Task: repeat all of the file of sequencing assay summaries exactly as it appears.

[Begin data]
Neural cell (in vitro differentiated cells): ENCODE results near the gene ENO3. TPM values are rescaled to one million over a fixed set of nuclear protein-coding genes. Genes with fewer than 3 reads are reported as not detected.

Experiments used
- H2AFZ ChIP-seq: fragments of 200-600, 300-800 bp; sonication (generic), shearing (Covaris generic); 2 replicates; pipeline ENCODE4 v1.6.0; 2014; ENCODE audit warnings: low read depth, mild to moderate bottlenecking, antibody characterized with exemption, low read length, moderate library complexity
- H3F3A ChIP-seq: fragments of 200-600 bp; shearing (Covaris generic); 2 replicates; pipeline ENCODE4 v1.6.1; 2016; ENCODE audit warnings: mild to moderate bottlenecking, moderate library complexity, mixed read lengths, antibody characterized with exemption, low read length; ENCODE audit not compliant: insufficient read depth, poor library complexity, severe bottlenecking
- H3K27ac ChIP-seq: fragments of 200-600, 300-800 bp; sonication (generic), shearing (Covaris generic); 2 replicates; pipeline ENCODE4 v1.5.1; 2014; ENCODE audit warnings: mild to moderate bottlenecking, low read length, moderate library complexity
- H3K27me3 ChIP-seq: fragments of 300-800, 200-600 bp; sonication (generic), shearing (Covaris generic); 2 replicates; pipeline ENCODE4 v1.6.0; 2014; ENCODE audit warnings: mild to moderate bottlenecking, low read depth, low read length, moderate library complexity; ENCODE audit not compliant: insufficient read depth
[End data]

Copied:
Neural cell (in vitro differentiated cells): ENCODE results near the gene ENO3. TPM values are rescaled to one million over a fixed set of nuclear protein-coding genes. Genes with fewer than 3 reads are reported as not detected.

Experiments used
- H2AFZ ChIP-seq: fragments of 200-600, 300-800 bp; sonication (generic), shearing (Covaris generic); 2 replicates; pipeline ENCODE4 v1.6.0; 2014; ENCODE audit warnings: low read depth, mild to moderate bottlenecking, antibody characterized with exemption, low read length, moderate library complexity
- H3F3A ChIP-seq: fragments of 200-600 bp; shearing (Covaris generic); 2 replicates; pipeline ENCODE4 v1.6.1; 2016; ENCODE audit warnings: mild to moderate bottlenecking, moderate library complexity, mixed read lengths, antibody characterized with exemption, low read length; ENCODE audit not compliant: insufficient read depth, poor library complexity, severe bottlenecking
- H3K27ac ChIP-seq: fragments of 200-600, 300-800 bp; sonication (generic), shearing (Covaris generic); 2 replicates; pipeline ENCODE4 v1.5.1; 2014; ENCODE audit warnings: mild to moderate bottlenecking, low read length, moderate library complexity
- H3K27me3 ChIP-seq: fragments of 300-800, 200-600 bp; sonication (generic), shearing (Covaris generic); 2 replicates; pipeline ENCODE4 v1.6.0; 2014; ENCODE audit warnings: mild to moderate bottlenecking, low read depth, low read length, moderate library complexity; ENCODE audit not compliant: insufficient read depth